Maintaining farming community sustainability
The long-term sustainability of any industry is dependent on a balance between three factors: economic viability, social responsibility and environmental impact. For example, if a farming system that significantly reduces the carbon footprint of food production is prohibitively expensive to implement or is unacceptable to the consumer, the system is thrown out of balance and sustainability is threatened.

Improving efficiency is vital to maintain an affordable food supply to the consumer, but must also generate sufficient economic returns to the producer to guarantee economic sustainability. Despite industrialization of the US livestock industry, the majority of enterprises are still ‘family farms’ passed from one generation to the next; therefore farmers tend to be risk-aversive (Aradhyula and Holt, 1989). Price variation is the primary source of risk within livestock production: adopting systems that reduce price variation therefore also minimize risk to the producer (Knoeber and Thurman, 1995). Seaver (1957) suggests that risk reduction was the primary motivating factor behind the development of contract production within the US broiler industry. This is supported by Knoeber and Thurman (1995) who observed that production contracts shifted 97% of the financial risk associated with broiler production from producers to integrator companies. It may be argued that contract production reduces producers’ access to open markets (Ahearn et al., 2005), however, although contract production provides for a payment per pound of meat, the final payment is determined by relative performance, i.e. farms that achieve better feed efficiency and growth rates achieve higher incomes. Thus contracts provide an incentive to improve performance while ensuring that common factors that are beyond producers’ control (e.g. weather, market volatility) are applied consistently across the industry. In effect, growers only bear the portion of production risk related to the performance of their individual flock (Martinez, 1999).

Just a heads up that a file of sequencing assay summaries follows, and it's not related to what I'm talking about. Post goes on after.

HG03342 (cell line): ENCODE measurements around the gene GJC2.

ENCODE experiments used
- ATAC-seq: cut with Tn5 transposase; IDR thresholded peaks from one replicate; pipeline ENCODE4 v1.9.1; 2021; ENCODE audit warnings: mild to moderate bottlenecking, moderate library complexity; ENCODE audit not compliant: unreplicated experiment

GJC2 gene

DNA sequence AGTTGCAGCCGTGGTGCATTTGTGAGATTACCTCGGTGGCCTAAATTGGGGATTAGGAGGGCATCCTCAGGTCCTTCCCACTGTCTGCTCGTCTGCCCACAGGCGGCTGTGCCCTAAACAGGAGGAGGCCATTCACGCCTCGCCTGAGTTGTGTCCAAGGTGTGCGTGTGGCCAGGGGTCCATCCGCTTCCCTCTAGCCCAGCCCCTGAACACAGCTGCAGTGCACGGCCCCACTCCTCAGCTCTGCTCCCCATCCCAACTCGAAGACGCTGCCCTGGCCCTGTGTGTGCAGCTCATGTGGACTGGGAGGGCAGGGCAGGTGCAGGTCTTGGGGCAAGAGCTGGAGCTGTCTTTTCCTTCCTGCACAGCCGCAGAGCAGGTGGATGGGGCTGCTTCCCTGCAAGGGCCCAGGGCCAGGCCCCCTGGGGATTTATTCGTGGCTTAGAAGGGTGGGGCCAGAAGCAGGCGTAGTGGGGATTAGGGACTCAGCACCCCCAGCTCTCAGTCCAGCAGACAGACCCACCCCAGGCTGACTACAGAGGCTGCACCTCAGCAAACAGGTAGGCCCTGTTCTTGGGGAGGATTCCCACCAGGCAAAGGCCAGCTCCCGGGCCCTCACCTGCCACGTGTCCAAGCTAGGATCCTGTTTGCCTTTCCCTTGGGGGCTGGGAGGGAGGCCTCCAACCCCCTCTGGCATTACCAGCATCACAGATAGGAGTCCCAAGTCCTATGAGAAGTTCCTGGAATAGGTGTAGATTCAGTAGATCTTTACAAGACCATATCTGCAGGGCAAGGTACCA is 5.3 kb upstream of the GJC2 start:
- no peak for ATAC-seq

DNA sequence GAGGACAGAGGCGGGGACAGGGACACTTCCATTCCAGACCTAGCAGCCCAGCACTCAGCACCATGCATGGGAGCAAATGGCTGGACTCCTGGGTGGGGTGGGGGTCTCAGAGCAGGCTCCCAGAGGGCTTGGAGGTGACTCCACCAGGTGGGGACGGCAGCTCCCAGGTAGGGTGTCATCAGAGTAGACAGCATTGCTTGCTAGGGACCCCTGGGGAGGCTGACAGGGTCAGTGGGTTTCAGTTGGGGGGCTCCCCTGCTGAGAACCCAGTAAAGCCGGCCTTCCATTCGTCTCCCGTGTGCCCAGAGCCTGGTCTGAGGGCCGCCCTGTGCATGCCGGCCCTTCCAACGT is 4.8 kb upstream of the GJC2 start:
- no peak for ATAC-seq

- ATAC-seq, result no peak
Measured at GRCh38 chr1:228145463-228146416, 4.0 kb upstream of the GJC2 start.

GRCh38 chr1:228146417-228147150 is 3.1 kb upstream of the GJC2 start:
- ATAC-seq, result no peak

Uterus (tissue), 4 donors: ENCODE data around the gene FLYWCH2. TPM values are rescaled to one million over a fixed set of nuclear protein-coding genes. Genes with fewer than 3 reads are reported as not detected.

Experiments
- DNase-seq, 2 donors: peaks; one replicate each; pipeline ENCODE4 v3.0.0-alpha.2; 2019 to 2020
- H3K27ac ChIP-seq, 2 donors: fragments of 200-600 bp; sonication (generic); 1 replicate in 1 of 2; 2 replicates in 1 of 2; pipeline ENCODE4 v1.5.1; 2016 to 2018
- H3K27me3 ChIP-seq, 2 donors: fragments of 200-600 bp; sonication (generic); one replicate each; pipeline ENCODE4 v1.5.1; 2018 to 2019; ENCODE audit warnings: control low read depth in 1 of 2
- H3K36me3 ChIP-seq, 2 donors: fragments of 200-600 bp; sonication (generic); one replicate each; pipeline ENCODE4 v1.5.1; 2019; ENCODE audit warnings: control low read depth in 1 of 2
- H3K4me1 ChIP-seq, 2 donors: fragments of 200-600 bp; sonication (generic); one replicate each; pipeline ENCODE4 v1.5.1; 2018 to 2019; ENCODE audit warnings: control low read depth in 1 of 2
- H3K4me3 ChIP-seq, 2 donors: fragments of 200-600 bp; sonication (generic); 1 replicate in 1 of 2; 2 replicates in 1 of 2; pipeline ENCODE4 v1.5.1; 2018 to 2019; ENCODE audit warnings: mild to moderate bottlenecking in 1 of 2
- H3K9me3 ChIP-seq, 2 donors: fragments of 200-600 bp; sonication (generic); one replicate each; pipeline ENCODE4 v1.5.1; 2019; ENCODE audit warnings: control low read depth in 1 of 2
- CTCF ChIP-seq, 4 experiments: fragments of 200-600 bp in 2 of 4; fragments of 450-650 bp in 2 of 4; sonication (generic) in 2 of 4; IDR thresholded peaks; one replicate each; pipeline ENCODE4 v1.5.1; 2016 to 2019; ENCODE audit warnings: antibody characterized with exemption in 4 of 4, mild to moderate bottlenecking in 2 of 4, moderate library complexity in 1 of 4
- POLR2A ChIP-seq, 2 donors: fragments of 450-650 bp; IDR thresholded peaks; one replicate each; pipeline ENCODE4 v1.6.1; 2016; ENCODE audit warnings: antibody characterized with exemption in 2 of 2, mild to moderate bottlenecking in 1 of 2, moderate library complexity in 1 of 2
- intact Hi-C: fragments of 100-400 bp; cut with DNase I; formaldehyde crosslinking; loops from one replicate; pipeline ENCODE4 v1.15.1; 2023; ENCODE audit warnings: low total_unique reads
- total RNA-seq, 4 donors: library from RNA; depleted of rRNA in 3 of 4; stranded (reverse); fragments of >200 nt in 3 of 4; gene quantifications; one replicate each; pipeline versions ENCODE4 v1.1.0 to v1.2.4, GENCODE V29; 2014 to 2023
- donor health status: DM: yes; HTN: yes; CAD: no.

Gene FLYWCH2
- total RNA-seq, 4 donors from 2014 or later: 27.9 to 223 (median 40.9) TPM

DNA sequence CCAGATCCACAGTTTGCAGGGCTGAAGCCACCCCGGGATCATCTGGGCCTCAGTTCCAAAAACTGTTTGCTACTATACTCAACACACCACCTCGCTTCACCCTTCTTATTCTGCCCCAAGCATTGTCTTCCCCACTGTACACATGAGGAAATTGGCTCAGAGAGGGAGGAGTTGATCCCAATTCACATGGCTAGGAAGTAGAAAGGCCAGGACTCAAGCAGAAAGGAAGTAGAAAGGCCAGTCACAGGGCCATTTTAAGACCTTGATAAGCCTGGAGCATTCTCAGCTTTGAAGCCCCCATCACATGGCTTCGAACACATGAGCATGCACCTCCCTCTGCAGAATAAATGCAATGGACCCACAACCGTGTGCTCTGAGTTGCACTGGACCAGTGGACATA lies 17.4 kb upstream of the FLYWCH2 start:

Despite the shift from traditional to industrial farming, the total number of farms in the US has remained relatively stable over the past 30 years (U.S. Census Bureau, 2009). Consolidation and integration has increased the number of large farms (>1,000 acres) while development of specialized and niche markets has facilitated the survival of small farms (< 50 acres) and mid-size farms have reduced in number (Ahearn et al., 2005). Advances in technology, food safety and animal welfare have often resulted in situations where capital investment in buildings or equipment is required to comply with market requirements but is beyond the investment or managerial capacity of individual producers (Martin and Zering, 1997). Reducing production costs and risk through production contracts thus provides an opportunity for inexperienced or low net-worth growers to gain credit from traditional lenders for buildings or equipment (Martinez, 1999) and to sustain family farming enterprises (Goodwin et al., 2005). Farms that are unable to improve or expand their operations are often forced to seek off-farm sources of income in order to sustain an adequate household income for the producer and their family. According to USDA (2008) data, small broiler operations (<1.3 million lb poultry produced/year) had an average annual household income of $52,717, of which only 19% came from on-farm income and 81% was earned off-farm (e.g. spousal employment). By contrast, 66% of total income on very large farms (>4.5 million lb poultry produced/year) was contributed by the broiler enterprise. Contract production can therefore be considered as a major contributor to individual farm economic sustainability. Opponents to large-scale livestock production often suggest that contract livestock production has adverse effects upon rural communities (Thu and Durrenberger, 1998), inappropriately citing community demographics and interactions generally observed in the first half of the twentieth century as the ideal, and refusing to recognize the many changes that have occurred in rural society over the past 50 years (Pollan, 2006). By contrast, Martin and Zering (1997) note that rapid growth of industrial broiler and pork production in the US has had significant economic benefits to rural communities in terms of farm income, employment opportunities and tax revenues.